GOP senator: Court's action could pave way for 'clean' funding bill

Sen. Susan CollinsSusan Margaret CollinsGOP put on the back foot by Trump's race storm GOP senator: 'Outrageous' to say Trump's tweets about Democratic congresswomen are racist Fox personalities blast Trump's remarks MORE (R-Maine) on Monday said a court's move to temporarily halt President Obama's immigration action could pave the way for passage of a "clean" bill funding the Department of Homeland Security (DHS).

"My hope is now that the court has ruled, that perhaps one way would be to have a clean DHS funding bill and a resolution that puts the Senate in support of the court's ruling," Collin told reporters before the Senate voted for a fourth time to open debate on the House-passed DHS funding bill that would reverse Obama's immigration actions. 
 
"I've always thought the judicial system was an alternative way to deal with the president's overreach last November and now that one court has ruled to put a stay on his executive order, perhaps that frees us to move forward and get the department fully funded," Collins added. 
 
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Collins noted her idea is similar to the proposal she floated several weeks ago that would only defund Obama's 2014 executive orders, but protect the 2012 order that created the Deferred Action for Childhood Arrivals (DACA) program that defers deportations for people who came to the United States illegally as children.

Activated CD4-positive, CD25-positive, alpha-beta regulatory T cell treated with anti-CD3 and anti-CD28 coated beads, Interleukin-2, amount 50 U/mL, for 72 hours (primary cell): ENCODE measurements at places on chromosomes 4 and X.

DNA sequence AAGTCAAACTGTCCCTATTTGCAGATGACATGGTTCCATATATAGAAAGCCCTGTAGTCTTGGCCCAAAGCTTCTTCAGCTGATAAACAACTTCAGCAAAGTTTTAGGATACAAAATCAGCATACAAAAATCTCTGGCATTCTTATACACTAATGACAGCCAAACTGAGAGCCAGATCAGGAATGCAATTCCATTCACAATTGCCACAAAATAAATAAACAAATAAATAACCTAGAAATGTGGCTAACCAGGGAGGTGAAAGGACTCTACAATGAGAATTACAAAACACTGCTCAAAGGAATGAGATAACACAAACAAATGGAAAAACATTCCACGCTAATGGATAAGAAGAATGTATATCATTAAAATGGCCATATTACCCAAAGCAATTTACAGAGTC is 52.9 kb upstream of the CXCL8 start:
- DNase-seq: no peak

Several other GOP senators have suggested over the last week that the injunction issued by a Texas judge last week could give Republicans a way out of the funding debate. 
 
Sen. Kelly AyotteKelly Ann AyotteKey endorsements: A who's who in early states Sinema, Gallagher fastest lawmakers in charity race New Hampshire senator to ask 2020 Dems to back repeal of state residency law MORE (R-N.H.) suggested to reporters Monday evening that Republicans could move forward by filing an amicus brief in support of the new ruling while funding DHS. 
 
"You can also file an amicus in that just like we did in the National Labor Relations Board (NLRB) case and that's a good way to litigate that if the president acts beyond his authority as he did in the NLRB case to pursue our disapproval of his executive order, but then we need to fund DHS," Ayotte said. 
 
 
The Senate GOP conference is expected to huddle Tuesday afternoon to discuss how to move forward. The House, meanwhile, doesn't return to Capitol Hill until Tuesday evening for votes. 
 
Congress has less than five days to fund DHS and prevent a partial government shutdown.